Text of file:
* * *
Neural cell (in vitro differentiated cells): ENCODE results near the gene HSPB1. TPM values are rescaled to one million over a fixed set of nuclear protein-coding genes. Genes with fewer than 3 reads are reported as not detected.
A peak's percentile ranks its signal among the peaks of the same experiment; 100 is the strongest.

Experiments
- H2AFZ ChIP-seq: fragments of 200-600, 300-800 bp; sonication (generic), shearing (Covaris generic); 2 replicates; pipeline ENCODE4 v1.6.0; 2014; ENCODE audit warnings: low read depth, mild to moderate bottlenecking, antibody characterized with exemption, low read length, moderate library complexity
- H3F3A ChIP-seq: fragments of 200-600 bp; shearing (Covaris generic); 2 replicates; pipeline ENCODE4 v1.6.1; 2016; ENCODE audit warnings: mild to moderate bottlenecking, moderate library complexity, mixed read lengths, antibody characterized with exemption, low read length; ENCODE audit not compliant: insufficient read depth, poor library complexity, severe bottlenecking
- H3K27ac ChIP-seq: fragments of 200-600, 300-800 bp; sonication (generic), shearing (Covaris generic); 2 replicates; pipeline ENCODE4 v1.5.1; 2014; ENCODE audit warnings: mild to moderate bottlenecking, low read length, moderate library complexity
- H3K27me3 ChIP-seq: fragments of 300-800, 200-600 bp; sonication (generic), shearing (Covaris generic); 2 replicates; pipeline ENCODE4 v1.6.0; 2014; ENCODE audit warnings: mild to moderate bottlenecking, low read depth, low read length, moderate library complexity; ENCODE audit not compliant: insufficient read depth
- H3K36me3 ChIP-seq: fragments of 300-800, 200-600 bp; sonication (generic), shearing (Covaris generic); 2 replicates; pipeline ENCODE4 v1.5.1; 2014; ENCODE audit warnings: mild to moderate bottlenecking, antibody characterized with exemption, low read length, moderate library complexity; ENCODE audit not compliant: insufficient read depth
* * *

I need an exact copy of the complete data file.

Neural cell (in vitro differentiated cells): ENCODE results near the gene HSPB1. TPM values are rescaled to one million over a fixed set of nuclear protein-coding genes. Genes with fewer than 3 reads are reported as not detected.
A peak's percentile ranks its signal among the peaks of the same experiment; 100 is the strongest.

Experiments
- H2AFZ ChIP-seq: fragments of 200-600, 300-800 bp; sonication (generic), shearing (Covaris generic); 2 replicates; pipeline ENCODE4 v1.6.0; 2014; ENCODE audit warnings: low read depth, mild to moderate bottlenecking, antibody characterized with exemption, low read length, moderate library complexity
- H3F3A ChIP-seq: fragments of 200-600 bp; shearing (Covaris generic); 2 replicates; pipeline ENCODE4 v1.6.1; 2016; ENCODE audit warnings: mild to moderate bottlenecking, moderate library complexity, mixed read lengths, antibody characterized with exemption, low read length; ENCODE audit not compliant: insufficient read depth, poor library complexity, severe bottlenecking
- H3K27ac ChIP-seq: fragments of 200-600, 300-800 bp; sonication (generic), shearing (Covaris generic); 2 replicates; pipeline ENCODE4 v1.5.1; 2014; ENCODE audit warnings: mild to moderate bottlenecking, low read length, moderate library complexity
- H3K27me3 ChIP-seq: fragments of 300-800, 200-600 bp; sonication (generic), shearing (Covaris generic); 2 replicates; pipeline ENCODE4 v1.6.0; 2014; ENCODE audit warnings: mild to moderate bottlenecking, low read depth, low read length, moderate library complexity; ENCODE audit not compliant: insufficient read depth
- H3K36me3 ChIP-seq: fragments of 300-800, 200-600 bp; sonication (generic), shearing (Covaris generic); 2 replicates; pipeline ENCODE4 v1.5.1; 2014; ENCODE audit warnings: mild to moderate bottlenecking, antibody characterized with exemption, low read length, moderate library complexity; ENCODE audit not compliant: insufficient read depth